Thursday, 19 February 2009

Oh, I Think That Ship Has Well And Truly Sailed…

Social workers claim that a media frenzy is damaging the welfare of “father at 13” Alfie Patten, his one-time girlfriend Chantelle Steadman, 15, and her newborn daughter.
Eh…?

Is that even possible, given how dysfunctional both sets of ‘parents’ appear to be?

Ross at Unenlightened Commentary agrees…

But in an effort to shift the growing public anger at this case away from themselves, the CP team are chasing scapegoats:
Child protection officers at East Sussex County Council have written to the Press Complaints Commission (PCC) to complain about harassment of the teenagers. The PCC is already investigating whether or not The Sun and The People broke rules by making payments to the Patten family. News organisations may only do so if there is a “demonstrable public interest” in a story. Both papers will argue that such a public interest is evidenced by wider fears about a “broken society”.
And they’d be right, frankly…
Last Friday, Alfie was shown on the front page of The Sun with Maisie Roxanne, whom he claims to have fathered. Up to six other local youths claim to have slept with Chantelle in the past nine months, but two in particular – Richard Goodsell, 16, and Tyler Barker, 14 – have been forceful in their claims on the child. Alfie is to have a DNA paternity test, his agent Max Clifford confirmed. Contrary to some reports, social services in East Sussex will not pay the £300 cost.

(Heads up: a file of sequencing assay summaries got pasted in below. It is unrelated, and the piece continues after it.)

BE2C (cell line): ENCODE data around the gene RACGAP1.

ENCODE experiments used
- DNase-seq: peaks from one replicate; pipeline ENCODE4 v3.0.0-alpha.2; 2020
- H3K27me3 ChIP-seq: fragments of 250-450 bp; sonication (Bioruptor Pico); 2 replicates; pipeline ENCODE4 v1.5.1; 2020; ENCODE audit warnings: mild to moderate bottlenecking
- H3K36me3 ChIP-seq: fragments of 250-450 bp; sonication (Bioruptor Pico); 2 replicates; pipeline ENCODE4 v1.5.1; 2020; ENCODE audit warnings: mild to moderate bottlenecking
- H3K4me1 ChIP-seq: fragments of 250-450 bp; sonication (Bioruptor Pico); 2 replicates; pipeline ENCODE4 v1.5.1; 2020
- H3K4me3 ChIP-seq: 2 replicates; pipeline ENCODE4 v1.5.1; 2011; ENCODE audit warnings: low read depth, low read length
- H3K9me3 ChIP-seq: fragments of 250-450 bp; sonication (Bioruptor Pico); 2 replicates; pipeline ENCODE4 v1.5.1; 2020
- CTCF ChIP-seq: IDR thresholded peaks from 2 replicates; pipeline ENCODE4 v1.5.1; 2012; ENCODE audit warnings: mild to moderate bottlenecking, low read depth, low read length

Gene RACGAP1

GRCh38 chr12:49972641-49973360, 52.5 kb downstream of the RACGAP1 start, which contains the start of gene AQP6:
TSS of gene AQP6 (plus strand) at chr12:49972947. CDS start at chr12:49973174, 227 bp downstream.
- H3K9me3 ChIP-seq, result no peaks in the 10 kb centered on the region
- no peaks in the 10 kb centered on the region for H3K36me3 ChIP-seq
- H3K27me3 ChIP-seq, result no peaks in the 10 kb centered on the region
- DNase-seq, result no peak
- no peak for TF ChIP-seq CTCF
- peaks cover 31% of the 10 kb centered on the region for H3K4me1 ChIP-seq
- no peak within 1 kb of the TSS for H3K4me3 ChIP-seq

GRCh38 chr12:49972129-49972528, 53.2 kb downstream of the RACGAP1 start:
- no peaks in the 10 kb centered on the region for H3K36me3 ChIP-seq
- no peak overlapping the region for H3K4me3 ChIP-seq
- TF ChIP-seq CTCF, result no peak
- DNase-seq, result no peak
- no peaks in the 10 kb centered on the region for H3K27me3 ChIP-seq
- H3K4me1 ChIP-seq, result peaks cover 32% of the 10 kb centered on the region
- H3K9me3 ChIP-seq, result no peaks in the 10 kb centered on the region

Is there a sadder indictment of the whole affair than reading those words, ‘his agent, Max Clifford’? Because if there is, I can’t tell what it is..
The PCC was forced to defend itself yesterday from accusations that it had failed to act swiftly enough to protect the privacy of the three children. A spokesman said an inquiry would have been launched even if Mr Hendry’s letter had not made its way to the office of the PCC chairman Sir Christopher Meyer. PCC insiders, the spokesman said, had been “sniffing the air” over the weekend and were resolved to conduct an inquiry even before public pressure made it inevitable.
In other words, they were acting, but not publicly enough for the comfort of the harried PR flacks in Child Protection…
Anne Longfield, chief executive of the charity 4Children, said: “I think it’s accurate to call this a feeding frenzy. We’ve got to remember that children are extremely vulnerable under the media spotlight.”
Not half as vulnerable as they are when they grow up amongst the kind of people who make the cast of ‘Shameless’ look like a snapshot of Amish society….

3 comments:

an ex-apprentice said...

This whole circus gets more obscene by the moment. Nor should it be seen in isolation, this is being repeated all round the country every day.
Six "hard working families" go out to work every morning and pay their taxes so that this feckless bunch don't have to.
As you might say, golden eyes - GGRRRRR!

Umbongo said...

And yes 4children is another "fake charity" (TM Mark Wadsworth). According to its latest accounts (delivered late to the Charity Commission) of income in 2006/7 of £4.2 million income at least £2.8 million came from public - tax-funded - bodies. I suspect, however, that the tax payer contributed more than the £2.8 million since I reckon the attendees at "conferences" (income - more than £0.4 million) were most probably public sector employees.

JuliaM said...

"This whole circus gets more obscene by the moment."

Thankfully, the injunction has quelled the media overkill, for now...

But I think you're right, that this is merely the tip of the iceberg.

"And yes 4children is another "fake charity"..."

Yeah, I had a brief look at their accounts this morning. Most of their clients are indeed public sector organisations.

And the talk in the preamble to their accounts about the '4Children brand' is nauseating..